tion.”17 It is this commitment to introspection and quiet meditation that has sustained descriptions of Sufism as being mystical and esoteric.
Each Brotherhood celebrates the efforts of a partic- ular individual to achieve spiritual self-enlightenment. During their lives these saints, as they are usually re- ferred to, displayed a single-minded determination to live piously that eventually led them closer to God. But in addition to the example they set, the saints, through their daily routines, marked out a path for the faithful to follow. The goal of each Sufi therefore, is to emulate their saint, to show the level of commitment and ob- serve the same rituals, practices, rites, and obligations as the saint did. For if they do so, then eventually they too might gain enlightenment and get to know their Maker better.18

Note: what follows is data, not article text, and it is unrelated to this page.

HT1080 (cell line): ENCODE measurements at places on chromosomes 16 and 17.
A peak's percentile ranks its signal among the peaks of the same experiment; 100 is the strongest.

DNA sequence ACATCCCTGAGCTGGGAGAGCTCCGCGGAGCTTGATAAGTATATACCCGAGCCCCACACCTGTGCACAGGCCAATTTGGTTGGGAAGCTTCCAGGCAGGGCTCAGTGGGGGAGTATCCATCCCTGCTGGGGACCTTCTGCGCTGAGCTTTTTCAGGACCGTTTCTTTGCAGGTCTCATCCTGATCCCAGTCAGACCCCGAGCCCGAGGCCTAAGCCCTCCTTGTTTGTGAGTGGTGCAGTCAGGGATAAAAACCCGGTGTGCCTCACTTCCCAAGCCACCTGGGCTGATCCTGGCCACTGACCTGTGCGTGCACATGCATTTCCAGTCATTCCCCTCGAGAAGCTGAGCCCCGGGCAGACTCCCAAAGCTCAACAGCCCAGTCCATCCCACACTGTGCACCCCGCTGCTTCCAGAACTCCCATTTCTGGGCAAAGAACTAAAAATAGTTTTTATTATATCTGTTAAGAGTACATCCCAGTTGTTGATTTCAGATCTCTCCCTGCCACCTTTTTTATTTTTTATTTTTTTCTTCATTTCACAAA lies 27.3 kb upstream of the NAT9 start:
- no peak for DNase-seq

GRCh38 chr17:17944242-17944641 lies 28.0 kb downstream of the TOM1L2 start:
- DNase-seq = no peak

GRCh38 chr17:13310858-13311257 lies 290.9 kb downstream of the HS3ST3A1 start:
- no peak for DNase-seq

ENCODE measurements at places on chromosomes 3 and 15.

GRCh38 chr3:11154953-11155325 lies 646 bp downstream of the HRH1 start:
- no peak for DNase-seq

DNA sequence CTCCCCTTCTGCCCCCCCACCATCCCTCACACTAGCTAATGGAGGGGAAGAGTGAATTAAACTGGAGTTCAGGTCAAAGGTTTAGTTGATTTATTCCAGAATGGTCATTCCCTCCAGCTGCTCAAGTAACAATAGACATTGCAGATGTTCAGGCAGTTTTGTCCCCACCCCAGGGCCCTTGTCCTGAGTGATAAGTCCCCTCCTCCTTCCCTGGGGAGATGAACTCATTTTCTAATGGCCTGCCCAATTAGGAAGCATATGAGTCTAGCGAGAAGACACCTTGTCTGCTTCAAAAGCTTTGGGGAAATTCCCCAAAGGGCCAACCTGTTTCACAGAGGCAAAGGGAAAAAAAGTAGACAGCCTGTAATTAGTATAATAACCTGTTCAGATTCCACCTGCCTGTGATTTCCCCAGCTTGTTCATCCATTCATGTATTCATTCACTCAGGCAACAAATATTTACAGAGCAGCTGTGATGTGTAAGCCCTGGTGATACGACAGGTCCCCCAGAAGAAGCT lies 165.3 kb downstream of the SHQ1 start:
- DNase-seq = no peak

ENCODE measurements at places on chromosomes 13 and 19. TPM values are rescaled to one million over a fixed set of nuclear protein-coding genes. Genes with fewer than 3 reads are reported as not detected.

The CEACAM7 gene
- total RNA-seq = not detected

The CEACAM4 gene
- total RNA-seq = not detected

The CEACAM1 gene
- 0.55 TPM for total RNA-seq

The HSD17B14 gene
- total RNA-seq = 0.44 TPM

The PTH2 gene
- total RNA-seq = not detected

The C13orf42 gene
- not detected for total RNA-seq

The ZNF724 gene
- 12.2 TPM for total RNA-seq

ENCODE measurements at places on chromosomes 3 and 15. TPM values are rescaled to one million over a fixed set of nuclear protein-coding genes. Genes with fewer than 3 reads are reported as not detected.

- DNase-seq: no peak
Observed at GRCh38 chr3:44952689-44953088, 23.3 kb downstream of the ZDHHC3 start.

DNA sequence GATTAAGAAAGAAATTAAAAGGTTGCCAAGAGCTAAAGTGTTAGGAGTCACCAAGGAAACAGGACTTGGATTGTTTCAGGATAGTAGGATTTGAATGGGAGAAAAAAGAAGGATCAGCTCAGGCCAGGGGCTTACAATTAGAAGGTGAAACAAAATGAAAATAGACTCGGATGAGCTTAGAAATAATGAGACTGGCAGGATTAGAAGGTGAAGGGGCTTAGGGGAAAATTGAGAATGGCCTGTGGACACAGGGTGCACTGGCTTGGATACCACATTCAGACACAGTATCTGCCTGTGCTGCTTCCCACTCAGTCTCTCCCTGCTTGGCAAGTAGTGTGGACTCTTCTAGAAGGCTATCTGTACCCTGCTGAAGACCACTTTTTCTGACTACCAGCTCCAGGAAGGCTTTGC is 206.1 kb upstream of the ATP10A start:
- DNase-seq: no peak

Usually, the Brotherhoods take their names from the saint they revere. The Qadiriyya is named after Ab- dul-Qadir Jilani, a scholar and jurisprudent who rose to prominence in Baghdad in the late 11th and early 12th centuries. Similarly, the Tijaniyya is named after Ahmad al-Tijani, who lived and worked mainly in the western Maghreb between 1737 and 1815. As their ori- gins suggest, both Brotherhoods have spread and ex- panded from their respective bases in the Arab world. The communities in northern Nigeria and West Africa, therefore, can be considered local chapters of what are truly global movements. And there as elsewhere, the histories of the two Brotherhoods are closely con- nected. In fact, al-Tijani was at one time a member of the Qadiriyya. Yet he left after growing frustrated with what he saw as its rigid hierarchy and failure to pro- vide greater support to the poor. Arguably, his expe- riences and disillusionment help explain the cool re- lations that have historically existed between the two